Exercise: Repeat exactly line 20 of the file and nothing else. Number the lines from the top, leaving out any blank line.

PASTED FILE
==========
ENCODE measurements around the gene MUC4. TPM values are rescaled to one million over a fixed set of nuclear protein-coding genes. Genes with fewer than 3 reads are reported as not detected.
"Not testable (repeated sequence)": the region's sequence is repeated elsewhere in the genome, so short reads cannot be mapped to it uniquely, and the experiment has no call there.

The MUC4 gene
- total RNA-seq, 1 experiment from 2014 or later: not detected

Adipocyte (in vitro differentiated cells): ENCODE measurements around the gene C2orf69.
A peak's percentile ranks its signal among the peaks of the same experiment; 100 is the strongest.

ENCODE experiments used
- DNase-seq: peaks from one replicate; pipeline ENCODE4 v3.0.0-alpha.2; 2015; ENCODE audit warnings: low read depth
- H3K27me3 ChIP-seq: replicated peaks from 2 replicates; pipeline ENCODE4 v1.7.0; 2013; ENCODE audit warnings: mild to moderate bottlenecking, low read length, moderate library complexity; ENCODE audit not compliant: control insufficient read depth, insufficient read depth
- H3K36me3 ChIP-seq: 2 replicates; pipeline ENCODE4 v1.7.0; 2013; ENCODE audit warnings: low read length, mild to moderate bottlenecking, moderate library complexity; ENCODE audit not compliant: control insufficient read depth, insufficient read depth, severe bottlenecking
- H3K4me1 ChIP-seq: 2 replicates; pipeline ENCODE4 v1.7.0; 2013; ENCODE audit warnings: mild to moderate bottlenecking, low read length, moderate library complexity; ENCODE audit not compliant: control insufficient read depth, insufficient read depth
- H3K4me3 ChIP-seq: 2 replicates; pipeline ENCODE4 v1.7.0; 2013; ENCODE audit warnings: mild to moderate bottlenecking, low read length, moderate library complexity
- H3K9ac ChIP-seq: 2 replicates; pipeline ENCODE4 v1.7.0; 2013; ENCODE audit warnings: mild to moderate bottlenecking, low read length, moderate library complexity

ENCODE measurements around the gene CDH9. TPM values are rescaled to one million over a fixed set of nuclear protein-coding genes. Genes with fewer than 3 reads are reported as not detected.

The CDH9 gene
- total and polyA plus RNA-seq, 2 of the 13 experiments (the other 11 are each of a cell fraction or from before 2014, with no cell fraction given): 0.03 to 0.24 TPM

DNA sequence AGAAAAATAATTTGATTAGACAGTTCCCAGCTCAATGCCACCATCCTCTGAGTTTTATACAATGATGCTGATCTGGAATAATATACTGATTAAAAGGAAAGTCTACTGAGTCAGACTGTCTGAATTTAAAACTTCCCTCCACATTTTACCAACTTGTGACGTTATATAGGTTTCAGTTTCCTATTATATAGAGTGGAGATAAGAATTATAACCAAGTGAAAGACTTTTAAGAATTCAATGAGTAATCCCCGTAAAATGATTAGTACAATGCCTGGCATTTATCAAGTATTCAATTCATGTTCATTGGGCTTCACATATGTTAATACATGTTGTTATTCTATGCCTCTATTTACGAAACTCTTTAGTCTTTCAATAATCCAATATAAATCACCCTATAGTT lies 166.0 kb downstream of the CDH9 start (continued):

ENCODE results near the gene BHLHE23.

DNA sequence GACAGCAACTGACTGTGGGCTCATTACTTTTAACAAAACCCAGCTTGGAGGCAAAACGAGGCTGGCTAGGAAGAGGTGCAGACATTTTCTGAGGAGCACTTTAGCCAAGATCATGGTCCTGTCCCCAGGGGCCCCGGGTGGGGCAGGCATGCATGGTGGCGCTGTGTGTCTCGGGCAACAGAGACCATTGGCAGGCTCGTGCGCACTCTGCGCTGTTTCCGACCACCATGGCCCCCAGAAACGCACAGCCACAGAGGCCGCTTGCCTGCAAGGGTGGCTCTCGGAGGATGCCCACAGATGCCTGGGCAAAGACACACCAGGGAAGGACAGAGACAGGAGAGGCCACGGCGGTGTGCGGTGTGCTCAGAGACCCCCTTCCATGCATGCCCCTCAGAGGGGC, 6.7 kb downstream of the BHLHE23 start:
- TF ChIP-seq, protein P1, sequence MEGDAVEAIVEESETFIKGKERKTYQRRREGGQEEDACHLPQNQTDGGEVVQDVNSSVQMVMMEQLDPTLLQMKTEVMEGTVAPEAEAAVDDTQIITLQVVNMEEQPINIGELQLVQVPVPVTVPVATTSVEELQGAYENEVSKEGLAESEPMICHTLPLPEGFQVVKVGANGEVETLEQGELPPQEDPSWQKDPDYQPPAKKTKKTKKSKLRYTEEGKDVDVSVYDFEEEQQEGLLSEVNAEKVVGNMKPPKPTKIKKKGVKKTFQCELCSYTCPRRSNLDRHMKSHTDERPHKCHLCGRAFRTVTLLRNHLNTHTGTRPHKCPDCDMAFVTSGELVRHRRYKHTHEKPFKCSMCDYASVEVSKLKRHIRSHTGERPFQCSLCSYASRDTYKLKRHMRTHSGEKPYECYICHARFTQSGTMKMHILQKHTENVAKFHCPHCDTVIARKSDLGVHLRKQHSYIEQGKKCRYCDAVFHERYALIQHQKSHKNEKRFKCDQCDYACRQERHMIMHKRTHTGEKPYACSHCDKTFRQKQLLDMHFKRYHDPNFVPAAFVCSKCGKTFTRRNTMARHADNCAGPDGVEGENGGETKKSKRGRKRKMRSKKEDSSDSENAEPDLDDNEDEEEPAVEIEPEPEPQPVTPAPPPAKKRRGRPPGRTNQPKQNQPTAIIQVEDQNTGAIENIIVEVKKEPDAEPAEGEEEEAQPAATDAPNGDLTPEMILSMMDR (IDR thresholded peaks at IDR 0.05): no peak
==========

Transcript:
- TF ChIP-seq, protein P1, sequence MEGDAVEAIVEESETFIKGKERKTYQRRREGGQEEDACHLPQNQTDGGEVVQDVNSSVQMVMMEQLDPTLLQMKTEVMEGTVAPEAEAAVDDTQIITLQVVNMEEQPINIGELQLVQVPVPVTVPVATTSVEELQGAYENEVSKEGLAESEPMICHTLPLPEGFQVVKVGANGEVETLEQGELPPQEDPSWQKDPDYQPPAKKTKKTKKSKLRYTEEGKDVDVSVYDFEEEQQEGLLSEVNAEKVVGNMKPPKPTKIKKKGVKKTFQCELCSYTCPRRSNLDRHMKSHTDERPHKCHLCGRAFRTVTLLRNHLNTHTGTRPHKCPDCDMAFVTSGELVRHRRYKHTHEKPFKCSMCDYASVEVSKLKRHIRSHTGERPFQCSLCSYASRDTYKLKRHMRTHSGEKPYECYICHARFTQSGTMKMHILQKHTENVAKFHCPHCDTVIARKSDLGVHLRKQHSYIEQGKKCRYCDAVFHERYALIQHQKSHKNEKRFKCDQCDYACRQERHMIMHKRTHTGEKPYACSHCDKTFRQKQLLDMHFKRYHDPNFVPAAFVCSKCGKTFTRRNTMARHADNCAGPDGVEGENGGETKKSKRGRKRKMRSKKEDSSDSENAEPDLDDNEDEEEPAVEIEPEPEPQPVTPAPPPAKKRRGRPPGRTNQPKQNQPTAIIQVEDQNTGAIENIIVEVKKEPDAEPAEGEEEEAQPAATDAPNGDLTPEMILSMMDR (IDR thresholded peaks at IDR 0.05): no peak